One way to get around the sort of problems that can be experienced when using an interactive whiteboard, such as the one related in Problems in the ed tech classroom #1, is to go lo-tech, and use a flipchart instead.
However, the key part of the term “lo-tech” is the “tech” bit. It’s still technology, which means there is still plenty to go wrong. For example, you can turn up to discover that the pens don’t work, there aren’t any pens, there’s no paper left in the pad and so on.
Now, although I’d encourage you to use an interactive whiteboard if one is available, for reasons I’ll go into, the common or garden flipchart does have its uses. For example, when you’ve finished writing on a sheet, you can tear it off and stick it on one of the walls for people to look at later. Or you can organise the class into groups and give each group a sheet of flipchart paper in order to thrash out ideas. Again, the sheets can be plastered around the room for people to look at subsequently.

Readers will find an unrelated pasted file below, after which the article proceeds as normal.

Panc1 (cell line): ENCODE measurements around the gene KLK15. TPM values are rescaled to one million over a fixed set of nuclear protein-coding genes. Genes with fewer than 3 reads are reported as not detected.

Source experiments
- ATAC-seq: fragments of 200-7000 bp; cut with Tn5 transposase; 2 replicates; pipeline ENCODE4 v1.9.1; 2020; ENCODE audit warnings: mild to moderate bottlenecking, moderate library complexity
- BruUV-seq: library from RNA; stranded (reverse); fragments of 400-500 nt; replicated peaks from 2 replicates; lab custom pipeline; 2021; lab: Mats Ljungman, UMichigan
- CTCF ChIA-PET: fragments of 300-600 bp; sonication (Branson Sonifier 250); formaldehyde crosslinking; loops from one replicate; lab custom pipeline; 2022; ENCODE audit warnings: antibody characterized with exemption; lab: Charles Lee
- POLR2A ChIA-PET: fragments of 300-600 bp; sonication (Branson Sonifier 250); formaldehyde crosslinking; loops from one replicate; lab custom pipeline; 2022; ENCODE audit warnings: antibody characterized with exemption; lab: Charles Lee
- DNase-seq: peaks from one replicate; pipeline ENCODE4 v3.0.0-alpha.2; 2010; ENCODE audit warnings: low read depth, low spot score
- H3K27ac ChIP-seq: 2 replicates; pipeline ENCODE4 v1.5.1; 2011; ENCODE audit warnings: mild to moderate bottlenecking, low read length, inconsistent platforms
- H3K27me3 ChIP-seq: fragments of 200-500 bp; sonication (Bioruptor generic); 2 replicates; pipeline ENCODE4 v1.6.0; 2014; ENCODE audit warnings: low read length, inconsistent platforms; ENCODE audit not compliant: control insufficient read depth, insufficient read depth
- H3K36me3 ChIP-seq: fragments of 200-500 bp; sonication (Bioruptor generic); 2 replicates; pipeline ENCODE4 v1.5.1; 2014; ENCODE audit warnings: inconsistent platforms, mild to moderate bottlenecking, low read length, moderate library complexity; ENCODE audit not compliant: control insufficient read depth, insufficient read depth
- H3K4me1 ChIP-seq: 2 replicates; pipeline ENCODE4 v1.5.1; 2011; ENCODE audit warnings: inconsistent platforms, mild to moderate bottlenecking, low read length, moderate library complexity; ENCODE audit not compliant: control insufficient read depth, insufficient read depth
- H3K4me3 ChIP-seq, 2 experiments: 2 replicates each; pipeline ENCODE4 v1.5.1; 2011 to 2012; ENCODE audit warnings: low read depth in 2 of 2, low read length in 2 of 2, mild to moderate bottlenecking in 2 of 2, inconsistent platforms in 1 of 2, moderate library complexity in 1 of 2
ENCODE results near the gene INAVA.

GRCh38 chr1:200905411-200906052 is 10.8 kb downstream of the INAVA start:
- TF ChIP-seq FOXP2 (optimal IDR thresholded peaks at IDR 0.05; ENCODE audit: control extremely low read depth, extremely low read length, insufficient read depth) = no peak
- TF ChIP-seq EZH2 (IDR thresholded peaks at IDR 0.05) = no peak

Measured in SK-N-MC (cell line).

If using a flipchart appeals to you, and one is available, ascertain in advance that there will be an extra pad in the room and a cache of pens — or take your own.
On the whole though, I don’t think fear of technology going wrong is necessarily a reason to avoid using it. Even a flipchart is a form of technology, as noted above, and so are pens and pencils. So if you have a choice between using a flipchart or an interactive whiteboard, interactive whiteboards (or something like them, such as a tablet and projection facilities) are better. They are more flexible, you can save your work and return to it later, and you can achieve engaging and useful special effects. If you want to have kids looking at printouts around the room, well you can print out the pages you create on the whiteboard.
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